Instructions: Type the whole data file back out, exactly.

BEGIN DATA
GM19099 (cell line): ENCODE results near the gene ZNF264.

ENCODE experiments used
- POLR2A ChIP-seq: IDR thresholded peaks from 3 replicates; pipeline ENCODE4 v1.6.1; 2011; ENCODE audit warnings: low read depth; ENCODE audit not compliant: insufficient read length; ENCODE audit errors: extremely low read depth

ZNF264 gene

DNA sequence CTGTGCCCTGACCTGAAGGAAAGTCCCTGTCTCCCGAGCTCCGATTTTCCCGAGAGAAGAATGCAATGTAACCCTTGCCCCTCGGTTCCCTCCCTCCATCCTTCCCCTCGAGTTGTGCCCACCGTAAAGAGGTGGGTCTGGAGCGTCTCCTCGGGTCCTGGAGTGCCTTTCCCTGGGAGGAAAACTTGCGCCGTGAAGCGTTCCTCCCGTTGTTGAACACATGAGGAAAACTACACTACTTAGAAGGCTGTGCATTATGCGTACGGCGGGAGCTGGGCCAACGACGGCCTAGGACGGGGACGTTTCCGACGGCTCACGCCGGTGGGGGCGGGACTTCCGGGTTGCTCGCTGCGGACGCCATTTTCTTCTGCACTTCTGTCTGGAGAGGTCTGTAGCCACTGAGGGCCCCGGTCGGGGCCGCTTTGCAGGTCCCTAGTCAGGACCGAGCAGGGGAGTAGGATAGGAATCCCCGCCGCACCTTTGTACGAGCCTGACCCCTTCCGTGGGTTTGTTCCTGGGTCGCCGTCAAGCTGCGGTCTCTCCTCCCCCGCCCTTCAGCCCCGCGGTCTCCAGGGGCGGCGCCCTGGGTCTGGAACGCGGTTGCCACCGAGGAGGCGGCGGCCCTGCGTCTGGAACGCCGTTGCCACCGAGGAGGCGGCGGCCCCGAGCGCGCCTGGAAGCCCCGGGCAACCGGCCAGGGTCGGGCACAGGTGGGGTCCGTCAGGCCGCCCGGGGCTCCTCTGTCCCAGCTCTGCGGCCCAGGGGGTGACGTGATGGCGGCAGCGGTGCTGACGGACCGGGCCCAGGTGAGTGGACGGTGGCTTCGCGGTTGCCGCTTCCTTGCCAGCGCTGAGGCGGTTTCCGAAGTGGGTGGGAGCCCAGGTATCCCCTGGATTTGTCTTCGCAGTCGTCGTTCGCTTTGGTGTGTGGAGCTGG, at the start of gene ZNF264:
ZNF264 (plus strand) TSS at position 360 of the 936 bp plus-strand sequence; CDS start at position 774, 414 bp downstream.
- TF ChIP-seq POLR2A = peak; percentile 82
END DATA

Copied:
GM19099 (cell line): ENCODE results near the gene ZNF264.

ENCODE experiments used
- POLR2A ChIP-seq: IDR thresholded peaks from 3 replicates; pipeline ENCODE4 v1.6.1; 2011; ENCODE audit warnings: low read depth; ENCODE audit not compliant: insufficient read length; ENCODE audit errors: extremely low read depth

ZNF264 gene

DNA sequence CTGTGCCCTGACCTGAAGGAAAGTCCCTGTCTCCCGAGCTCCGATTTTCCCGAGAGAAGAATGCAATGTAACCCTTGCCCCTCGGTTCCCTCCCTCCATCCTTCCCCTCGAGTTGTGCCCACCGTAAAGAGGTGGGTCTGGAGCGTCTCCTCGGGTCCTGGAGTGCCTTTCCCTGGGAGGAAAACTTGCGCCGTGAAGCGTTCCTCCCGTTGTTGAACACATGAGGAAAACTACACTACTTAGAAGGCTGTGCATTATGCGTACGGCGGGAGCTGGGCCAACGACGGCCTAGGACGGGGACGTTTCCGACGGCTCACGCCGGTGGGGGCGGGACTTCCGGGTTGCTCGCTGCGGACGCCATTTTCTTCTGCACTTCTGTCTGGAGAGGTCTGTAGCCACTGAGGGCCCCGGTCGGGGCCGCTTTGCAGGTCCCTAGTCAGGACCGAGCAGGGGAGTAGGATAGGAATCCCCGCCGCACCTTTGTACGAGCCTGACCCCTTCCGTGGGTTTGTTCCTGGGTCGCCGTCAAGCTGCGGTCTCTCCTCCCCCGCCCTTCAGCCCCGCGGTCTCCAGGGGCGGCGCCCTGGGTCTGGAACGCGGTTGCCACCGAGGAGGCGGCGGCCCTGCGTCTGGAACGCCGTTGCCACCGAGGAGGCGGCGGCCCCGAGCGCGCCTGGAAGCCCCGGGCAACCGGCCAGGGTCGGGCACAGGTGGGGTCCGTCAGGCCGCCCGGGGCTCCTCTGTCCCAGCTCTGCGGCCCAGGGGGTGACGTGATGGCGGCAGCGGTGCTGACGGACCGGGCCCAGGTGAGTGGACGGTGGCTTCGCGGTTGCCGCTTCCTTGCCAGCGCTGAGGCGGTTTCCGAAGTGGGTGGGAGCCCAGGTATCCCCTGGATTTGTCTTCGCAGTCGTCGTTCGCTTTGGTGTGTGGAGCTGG, at the start of gene ZNF264:
ZNF264 (plus strand) TSS at position 360 of the 936 bp plus-strand sequence; CDS start at position 774, 414 bp downstream.
- TF ChIP-seq POLR2A = peak; percentile 82